Archie’s father was a devout member of some pretty extreme Protestant faction, and he brought his kids up as he thought best. Archie’s sister was a rather nervous, quiet girl, and she went away to teachers’ training college in Glasgow, where she became involved with a man who was a Catholic. There was a lot of trouble at home – a lot of tears and screaming, and eventually things reached the point where the father and daughter became irreconcilable, she was banished from the family, and she went away to live with her new partner. Her father even took legal steps to remove her from his will – this was a situation from which there could be no return.

Sadly, the girl’s relationship did not go well, for whatever reason; she suffered serious depression and was hospitalized for mental illness for a while, and she made contact with her father, to ask if she could come back to live with him. I am not sure where Archie stood on all this, but the father refused to answer her letters – he had no daughter – in God’s name he had no daughter. Some months later she committed suicide.

Now, of course, I have no idea how these things stack up – was she unstable enough to have committed suicide anyway, was her extreme upbringing part of the cause – who knows? It is tempting to assemble what I remember of what Archie chose to tell me into a novella of any style you choose – you choose Bronte and I’ll choose the Woman’s Realm. It’s also none of my business, anyway, but it was certainly Archie’s. I asked him – since it seemed appropriate – how he felt about it all now.

Archie had a habit of avoiding eye contact when he made his biblical quotes, and he stared into space very carefully now. He told me that his father and he had been devastated, of course, but eventually they were glad that God had sent them this trial as a test of their faith, and that they had come through it together. They were stronger in Jesus as a result, he said. The tragedy to Archie’s sister appeared to be incidental, and there was certainly no suggestion of guilt, or even regret.

I am sorry to say that I had a lot of trouble with Archie’s story – I was profoundly spooked by it. We met less often, and shortly after that he retired and our paths rarely, if ever, crossed. For a while he sent me emails (as part of a large circular distribution) drawing my attention to ranting letters he had had published in the Glasgow Herald – usually about the mismanagement of his former employer by the new hot-shots – and then later he sent out some pretty appalling racist and anti-Islamic materials, and I got him classified as SPAM, and I haven’t heard from him since.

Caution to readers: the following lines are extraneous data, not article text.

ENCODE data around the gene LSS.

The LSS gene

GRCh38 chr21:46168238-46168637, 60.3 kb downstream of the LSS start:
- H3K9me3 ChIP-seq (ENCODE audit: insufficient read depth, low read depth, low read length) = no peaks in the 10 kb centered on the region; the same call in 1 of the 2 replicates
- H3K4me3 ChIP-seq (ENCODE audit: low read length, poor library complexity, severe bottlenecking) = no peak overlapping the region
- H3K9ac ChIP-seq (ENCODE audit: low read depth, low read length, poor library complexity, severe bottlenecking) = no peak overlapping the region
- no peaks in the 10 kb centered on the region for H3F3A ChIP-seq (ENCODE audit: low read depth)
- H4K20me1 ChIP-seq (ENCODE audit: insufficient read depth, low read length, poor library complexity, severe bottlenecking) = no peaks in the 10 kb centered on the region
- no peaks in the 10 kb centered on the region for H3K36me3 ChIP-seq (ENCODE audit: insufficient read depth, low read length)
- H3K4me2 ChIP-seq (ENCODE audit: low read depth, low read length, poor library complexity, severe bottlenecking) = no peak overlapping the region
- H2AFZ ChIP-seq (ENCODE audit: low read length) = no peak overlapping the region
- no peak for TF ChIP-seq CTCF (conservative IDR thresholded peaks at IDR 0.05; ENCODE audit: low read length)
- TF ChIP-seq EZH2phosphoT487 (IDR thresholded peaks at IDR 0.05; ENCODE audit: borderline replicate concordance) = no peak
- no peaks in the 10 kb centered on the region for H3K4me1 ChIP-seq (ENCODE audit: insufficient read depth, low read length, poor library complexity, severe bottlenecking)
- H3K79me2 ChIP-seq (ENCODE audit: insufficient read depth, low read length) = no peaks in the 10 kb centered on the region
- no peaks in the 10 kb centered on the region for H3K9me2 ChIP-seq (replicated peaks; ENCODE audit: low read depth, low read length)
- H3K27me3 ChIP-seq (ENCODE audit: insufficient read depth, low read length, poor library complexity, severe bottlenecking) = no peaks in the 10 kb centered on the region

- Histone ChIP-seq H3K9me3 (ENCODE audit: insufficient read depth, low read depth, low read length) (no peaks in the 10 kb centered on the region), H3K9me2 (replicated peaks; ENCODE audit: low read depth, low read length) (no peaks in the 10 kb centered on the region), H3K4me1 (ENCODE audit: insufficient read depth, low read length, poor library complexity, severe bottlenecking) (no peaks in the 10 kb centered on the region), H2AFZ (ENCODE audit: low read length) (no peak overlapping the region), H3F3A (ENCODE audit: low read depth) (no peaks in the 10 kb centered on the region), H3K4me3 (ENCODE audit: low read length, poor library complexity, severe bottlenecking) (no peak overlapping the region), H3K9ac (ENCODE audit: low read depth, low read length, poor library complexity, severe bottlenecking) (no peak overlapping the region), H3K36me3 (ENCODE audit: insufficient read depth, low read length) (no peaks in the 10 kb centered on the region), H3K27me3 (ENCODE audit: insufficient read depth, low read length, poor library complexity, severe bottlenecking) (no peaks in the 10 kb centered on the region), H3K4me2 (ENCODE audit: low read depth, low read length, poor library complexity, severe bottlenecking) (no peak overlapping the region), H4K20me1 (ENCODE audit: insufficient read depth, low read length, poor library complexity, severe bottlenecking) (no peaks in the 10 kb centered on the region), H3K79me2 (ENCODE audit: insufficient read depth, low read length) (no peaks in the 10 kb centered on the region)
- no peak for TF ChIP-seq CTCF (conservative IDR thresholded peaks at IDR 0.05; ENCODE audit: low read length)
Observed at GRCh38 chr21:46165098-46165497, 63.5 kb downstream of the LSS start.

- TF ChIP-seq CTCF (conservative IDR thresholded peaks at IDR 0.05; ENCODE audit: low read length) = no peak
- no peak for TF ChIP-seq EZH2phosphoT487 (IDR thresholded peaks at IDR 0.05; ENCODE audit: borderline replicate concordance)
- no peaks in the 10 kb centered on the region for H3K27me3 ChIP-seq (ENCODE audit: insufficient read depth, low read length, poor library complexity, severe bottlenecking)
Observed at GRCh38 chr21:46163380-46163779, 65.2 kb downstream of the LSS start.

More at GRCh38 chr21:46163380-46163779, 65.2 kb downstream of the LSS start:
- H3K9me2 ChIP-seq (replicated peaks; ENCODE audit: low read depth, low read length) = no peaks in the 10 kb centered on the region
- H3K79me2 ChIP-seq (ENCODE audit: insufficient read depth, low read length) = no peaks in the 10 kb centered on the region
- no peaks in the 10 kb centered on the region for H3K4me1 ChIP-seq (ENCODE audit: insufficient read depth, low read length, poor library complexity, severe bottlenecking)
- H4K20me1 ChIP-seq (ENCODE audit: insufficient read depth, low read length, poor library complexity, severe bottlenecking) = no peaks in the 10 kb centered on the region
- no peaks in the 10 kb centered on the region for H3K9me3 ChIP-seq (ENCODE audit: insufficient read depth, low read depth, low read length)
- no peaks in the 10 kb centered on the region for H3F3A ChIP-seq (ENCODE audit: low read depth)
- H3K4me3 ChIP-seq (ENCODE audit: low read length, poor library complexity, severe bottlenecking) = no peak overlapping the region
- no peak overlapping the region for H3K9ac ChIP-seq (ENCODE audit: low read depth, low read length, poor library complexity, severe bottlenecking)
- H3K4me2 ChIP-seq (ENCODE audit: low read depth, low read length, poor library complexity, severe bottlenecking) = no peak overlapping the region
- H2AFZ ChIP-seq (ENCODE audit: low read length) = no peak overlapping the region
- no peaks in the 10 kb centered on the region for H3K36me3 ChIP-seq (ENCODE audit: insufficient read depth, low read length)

Archie.

That’s it.

10 comments:

  1. I commend your patience - I'm afraid I have a low tolerance level for nutters and try to avoid them after the first accidental meeting... it seems in this case though that his issues crept up on him over time... the divorce? the memories invoked by moving back home? who knows... a bit sad really... and as far from real Christianity as you're going to get in the end... well written. PS. Would I be right in thinking you worked for HAL (you know who I mean!)... I recognise the "symptoms" :o)

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    1. Hi Steve - nothing would ever get me to name my former employer, but it wasn't HAL! I think the symptoms were generic for the times. The only ultimate comfort is that the casualty rate among the hot-shots has been phenomenal since then - and I'm sure they told me they were immortal! The clock keeps on ticking - everyone gets his chance to be a has-been.

      Archie's standing as a nutter was tricky - at first I thought he was just a bit intense, and I think I was brought up not to find fault with other people's religious views (especially those who dismiss mine out of hand). It was only as time passed that I think he came to see me as some sort of awful confidante - just lucky, I guess...

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  2. Just seems to prove that us blokes get grumpier as we get older - thank goodness that we are lucky enough to have toy soldiers as stress relief...

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    1. Ian, I believe you may be right, though it was a challenge to become even grumpier than I was when I was young.

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    2. Actually, I don't think Archie was grumpy - I think he was deranged.